Anthony Rosner, Ph.D.'s Response
to the Balon Asthma Study

NEJM 1998 (Oct 8); 339 (15): 1013-1020

This section is compiled by Frank M. Painter, D.C.
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Foundation for Chiropractic Education and Research

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For Immediate Release: October 14, 1998
Contact: Robin R. Merrifield

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Phone/Fax: 800-343-0549

New England Journal of Medicine Publishes Study on
Chiropractic and Asthma:
FCER's Director of Research Responds

Des Moines, Iowa The publication of "A Comparison of Active and Simulated Chiropractic Manipulation as Adjunctive Treatment for Childhood Asthma" in The New England Journal of Medicine, prompted the following response from Anthony L. Rosner, Ph.D., the Director of Research for the Foundation for Chiropractic Education and Research (FCER).

A casual reading of the Balon and Aker study, published in the October 8, 1998 issue of The New England Journal of Medicine suggests that chiropractic spinal manipulation provides no benefit to patients. What is overlooked are the facts that the design of the study is such that the outcome is all but guaranteed in advance and the benefits of chiropractic manipulation in the management of asthma (suggested in several previously published case studies and clinical trials) are obscured and therefore judged to be nonexistent. At a time when public interest in the application of alternative medicine is rising, it is regrettable that a study with such deep flaws should have found its way to the lead position in such a prominent journal. Major deficiencies of the study are summarized as follows:

  • Lack of validity of the sham procedure

With over 20 commonly used techniques and over 100 procedures overall described for chiropractic, there is a great deal of controversy as to what constitutes a proper sham or mimic treatment. Furthermore, with applications to no less than three regions of the patient (gluteal, scapular, and cranial), there is high probability that the sham procedure is invasive and overlaps to a large extent with the maneuvers chosen for the actual manipulation. The problem is compounded by the fact that nearly a dozen chiropractors had to be trained to perform such a procedure with no indication of standardization. The effect of all of this is to minimize or obscure the therapeutic effect that might be observed in an actual adjustment.

  • Masking of possible effects by medication

The fact that all patients have been medicated may be necessary from an ethical point of view, but it would be expected to mask the beneficial effects that might have been observed from spinal manipulation. The reader must be cognizant of the fact that the trial reports no benefits in addition to standard medication.

  • Vagueness of interaction with the patient

The nature of personal interaction with the patient is ill-defined at best, dubious at worst. No indication is given as to how the practitioner (such as might be seen in the clinic) interacts with the patient except to administer a satisfaction questionnaire. This leads to additional intrigues as it is by no means clear how eligible patients as young as 7 years of age are to answer questions pertaining to "feeling at ease, the skill and the ability of the chiropractor, and overall quality of care."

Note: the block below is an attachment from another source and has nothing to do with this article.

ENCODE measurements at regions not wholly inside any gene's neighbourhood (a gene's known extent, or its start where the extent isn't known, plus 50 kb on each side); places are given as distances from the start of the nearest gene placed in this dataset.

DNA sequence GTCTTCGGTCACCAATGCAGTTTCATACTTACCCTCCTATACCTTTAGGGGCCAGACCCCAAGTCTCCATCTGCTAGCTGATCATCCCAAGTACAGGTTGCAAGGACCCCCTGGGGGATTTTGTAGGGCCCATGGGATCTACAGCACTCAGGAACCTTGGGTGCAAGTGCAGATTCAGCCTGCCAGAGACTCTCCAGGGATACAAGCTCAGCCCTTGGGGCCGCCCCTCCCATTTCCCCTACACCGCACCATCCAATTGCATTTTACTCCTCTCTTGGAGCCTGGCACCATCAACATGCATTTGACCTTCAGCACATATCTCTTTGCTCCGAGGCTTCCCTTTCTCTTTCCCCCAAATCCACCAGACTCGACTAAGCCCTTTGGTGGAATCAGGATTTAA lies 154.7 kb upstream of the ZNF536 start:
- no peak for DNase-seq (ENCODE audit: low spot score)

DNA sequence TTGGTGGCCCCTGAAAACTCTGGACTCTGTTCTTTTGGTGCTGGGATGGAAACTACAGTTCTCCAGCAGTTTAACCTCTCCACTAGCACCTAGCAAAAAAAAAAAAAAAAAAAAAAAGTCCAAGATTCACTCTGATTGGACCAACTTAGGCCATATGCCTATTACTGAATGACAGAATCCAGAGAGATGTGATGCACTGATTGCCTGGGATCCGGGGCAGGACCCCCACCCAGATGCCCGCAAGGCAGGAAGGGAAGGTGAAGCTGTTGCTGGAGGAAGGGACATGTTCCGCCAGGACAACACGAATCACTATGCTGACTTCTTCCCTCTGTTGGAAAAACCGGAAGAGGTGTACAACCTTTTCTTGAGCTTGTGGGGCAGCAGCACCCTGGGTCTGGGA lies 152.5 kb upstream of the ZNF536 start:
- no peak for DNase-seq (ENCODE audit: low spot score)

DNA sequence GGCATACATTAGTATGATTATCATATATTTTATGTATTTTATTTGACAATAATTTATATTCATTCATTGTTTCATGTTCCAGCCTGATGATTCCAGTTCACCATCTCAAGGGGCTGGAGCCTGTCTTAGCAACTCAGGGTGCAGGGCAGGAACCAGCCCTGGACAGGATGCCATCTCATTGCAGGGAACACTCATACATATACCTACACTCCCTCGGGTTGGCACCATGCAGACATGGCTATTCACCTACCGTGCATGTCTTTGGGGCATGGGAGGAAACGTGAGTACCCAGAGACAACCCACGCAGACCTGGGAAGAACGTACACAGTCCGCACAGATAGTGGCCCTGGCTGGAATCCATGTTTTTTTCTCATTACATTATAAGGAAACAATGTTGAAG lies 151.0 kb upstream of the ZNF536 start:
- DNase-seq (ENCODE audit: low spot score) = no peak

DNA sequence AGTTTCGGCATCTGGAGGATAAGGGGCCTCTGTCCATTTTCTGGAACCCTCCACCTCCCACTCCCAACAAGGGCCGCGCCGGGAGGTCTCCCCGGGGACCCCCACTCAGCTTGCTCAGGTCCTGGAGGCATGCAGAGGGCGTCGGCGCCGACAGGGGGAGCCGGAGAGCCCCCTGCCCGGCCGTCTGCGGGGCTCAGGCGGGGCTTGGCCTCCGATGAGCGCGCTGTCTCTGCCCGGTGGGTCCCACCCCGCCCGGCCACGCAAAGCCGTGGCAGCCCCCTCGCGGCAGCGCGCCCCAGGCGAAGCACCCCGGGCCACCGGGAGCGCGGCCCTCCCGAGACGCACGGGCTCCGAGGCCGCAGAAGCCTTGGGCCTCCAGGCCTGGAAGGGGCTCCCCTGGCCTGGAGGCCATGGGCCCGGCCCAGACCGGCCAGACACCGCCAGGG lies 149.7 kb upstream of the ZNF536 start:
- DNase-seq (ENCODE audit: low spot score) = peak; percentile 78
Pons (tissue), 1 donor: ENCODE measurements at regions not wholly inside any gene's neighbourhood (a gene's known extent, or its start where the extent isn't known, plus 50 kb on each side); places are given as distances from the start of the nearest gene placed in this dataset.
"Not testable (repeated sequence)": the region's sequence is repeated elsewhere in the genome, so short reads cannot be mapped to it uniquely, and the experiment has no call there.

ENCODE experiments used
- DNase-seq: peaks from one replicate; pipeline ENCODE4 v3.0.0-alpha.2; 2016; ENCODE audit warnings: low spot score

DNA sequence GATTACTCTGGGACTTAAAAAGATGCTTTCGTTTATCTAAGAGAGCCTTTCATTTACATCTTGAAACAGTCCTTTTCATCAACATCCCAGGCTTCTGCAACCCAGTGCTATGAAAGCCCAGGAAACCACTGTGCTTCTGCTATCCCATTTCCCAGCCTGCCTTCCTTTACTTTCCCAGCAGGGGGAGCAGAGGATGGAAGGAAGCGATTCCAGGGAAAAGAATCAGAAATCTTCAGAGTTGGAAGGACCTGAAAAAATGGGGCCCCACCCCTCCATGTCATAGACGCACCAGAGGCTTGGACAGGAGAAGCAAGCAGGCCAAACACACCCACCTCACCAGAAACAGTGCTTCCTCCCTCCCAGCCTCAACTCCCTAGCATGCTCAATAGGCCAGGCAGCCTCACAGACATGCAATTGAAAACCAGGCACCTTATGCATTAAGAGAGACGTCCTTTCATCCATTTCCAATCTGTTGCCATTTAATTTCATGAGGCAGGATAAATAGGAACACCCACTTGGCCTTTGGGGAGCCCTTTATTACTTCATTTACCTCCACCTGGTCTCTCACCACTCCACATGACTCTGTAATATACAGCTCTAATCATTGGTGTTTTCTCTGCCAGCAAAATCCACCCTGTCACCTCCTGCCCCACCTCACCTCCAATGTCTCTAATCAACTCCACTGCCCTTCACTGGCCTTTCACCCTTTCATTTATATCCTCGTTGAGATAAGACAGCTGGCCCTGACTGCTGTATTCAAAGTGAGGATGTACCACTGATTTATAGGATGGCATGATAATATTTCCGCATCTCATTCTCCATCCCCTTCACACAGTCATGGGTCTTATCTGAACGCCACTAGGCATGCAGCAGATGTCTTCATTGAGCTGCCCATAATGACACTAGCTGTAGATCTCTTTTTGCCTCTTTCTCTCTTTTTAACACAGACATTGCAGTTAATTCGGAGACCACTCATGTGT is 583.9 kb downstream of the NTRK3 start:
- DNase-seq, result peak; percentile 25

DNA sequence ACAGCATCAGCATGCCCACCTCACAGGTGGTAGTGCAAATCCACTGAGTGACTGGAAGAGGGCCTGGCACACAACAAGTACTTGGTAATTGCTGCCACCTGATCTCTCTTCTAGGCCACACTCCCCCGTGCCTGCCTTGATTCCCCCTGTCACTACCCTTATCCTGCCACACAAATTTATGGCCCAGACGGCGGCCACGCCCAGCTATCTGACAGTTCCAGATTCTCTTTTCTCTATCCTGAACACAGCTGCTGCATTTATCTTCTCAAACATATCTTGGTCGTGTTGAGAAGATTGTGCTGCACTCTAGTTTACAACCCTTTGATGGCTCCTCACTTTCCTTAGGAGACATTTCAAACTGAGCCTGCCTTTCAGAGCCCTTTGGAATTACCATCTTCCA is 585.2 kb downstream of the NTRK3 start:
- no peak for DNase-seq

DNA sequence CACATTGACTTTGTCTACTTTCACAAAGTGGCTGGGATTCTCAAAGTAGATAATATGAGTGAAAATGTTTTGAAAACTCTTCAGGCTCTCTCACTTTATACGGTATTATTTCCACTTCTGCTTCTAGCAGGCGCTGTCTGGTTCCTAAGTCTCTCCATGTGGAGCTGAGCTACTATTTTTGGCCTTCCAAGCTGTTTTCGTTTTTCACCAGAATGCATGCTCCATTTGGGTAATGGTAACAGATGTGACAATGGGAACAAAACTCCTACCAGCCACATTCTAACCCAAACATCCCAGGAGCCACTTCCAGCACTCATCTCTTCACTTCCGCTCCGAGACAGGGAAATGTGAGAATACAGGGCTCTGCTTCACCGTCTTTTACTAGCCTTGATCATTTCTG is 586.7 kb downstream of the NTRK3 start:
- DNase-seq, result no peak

• Improvements over baseline values in both treatments

The fact that there were significant improvements by intervening with the patients is demonstrated by the declines at 2 months and 4 months of both daytime symptom scores and the number of puffs per day of a beta-antagonist, in addition to small increases in peak expiratory flow rates and pediatric quality of life scores in both groups. Such is to suggest that even in this trial there was significant improvement in the patients enrolled. What is not clear is which form(s) of intervention (global and/or manual) elicited responses and not that contact with the patient in the chiropractor s office under customary clinical conditions fails to provide additional benefits in addition to medication in the management of childhood asthma. It is simply an outmoded concept to assume that simply the presence or absence of cavitation constitutes the difference between chiropractic and no treatment.

  • Lack of complete representation of global symptoms

Given the fact that the human diurnal cycle lasts for 24 hours, I am surprised by the lack of data representing nighttime symptoms. In effect, we have been shown only half the picture in this study.

This presentation reflects the challenges and problems of properly designing a clinical trial that involves more than simply ingesting medications that can fully mask the other forms of treatment. Practitioners cannot be blinded in the application of manual therapies, with the result that the authors have relied upon the patients incorrect answers to validate their ignorance of the type of treatment applied despite the fact that nuances of emotion or expectations of the therapist would be expected to be conveyed to the patient.

What is needed is far more sensitivity to the actual nature of asthma. Since it is exacerbated by stress by a plausible mechanism, one would hope in the future to measure suitable indicators of stress (such as cortisol levels) in assessing the outcomes of asthma treatments. The chiropractor remains an ideal candidate for the evaluation of such procedures, and it is hoped that the current trial appearing in The New England Journal of Medicine will not be in any way a deterrent to much-needed future research.




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